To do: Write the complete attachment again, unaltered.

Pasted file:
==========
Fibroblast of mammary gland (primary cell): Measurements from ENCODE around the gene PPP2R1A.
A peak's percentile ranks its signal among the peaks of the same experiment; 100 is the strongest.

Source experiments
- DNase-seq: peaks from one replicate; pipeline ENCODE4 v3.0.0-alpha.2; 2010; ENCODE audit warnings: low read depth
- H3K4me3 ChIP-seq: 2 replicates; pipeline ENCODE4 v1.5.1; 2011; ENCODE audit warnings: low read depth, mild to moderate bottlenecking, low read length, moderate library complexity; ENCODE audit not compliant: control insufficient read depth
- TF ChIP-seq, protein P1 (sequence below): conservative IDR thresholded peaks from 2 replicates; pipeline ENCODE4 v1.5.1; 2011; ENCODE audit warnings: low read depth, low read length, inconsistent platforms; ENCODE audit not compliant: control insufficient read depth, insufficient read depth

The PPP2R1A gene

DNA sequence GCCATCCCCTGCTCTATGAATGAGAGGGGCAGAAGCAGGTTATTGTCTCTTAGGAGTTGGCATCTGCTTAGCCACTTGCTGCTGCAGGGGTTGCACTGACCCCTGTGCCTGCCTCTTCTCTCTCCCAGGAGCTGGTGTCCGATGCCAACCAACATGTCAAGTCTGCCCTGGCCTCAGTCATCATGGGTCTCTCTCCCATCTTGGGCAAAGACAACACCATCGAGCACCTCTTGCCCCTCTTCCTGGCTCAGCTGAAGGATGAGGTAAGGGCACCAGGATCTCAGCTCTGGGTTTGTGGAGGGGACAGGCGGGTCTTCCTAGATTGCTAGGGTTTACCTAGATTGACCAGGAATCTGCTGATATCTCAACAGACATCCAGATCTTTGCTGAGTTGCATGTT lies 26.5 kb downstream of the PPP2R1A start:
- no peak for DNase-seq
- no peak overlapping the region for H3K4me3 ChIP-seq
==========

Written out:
Fibroblast of mammary gland (primary cell): Measurements from ENCODE around the gene PPP2R1A.
A peak's percentile ranks its signal among the peaks of the same experiment; 100 is the strongest.

Source experiments
- DNase-seq: peaks from one replicate; pipeline ENCODE4 v3.0.0-alpha.2; 2010; ENCODE audit warnings: low read depth
- H3K4me3 ChIP-seq: 2 replicates; pipeline ENCODE4 v1.5.1; 2011; ENCODE audit warnings: low read depth, mild to moderate bottlenecking, low read length, moderate library complexity; ENCODE audit not compliant: control insufficient read depth
- TF ChIP-seq, protein P1 (sequence below): conservative IDR thresholded peaks from 2 replicates; pipeline ENCODE4 v1.5.1; 2011; ENCODE audit warnings: low read depth, low read length, inconsistent platforms; ENCODE audit not compliant: control insufficient read depth, insufficient read depth

The PPP2R1A gene

DNA sequence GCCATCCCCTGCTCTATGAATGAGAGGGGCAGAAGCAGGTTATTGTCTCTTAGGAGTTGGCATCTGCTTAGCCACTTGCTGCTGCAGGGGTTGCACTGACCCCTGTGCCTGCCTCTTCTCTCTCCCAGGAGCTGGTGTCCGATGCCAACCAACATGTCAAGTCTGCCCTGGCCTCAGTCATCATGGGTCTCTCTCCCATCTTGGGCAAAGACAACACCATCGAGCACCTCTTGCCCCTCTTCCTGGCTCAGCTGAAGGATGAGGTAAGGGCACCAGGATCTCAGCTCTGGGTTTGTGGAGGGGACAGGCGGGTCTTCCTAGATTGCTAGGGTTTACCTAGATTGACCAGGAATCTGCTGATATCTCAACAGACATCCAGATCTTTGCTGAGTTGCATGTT lies 26.5 kb downstream of the PPP2R1A start:
- no peak for DNase-seq
- no peak overlapping the region for H3K4me3 ChIP-seq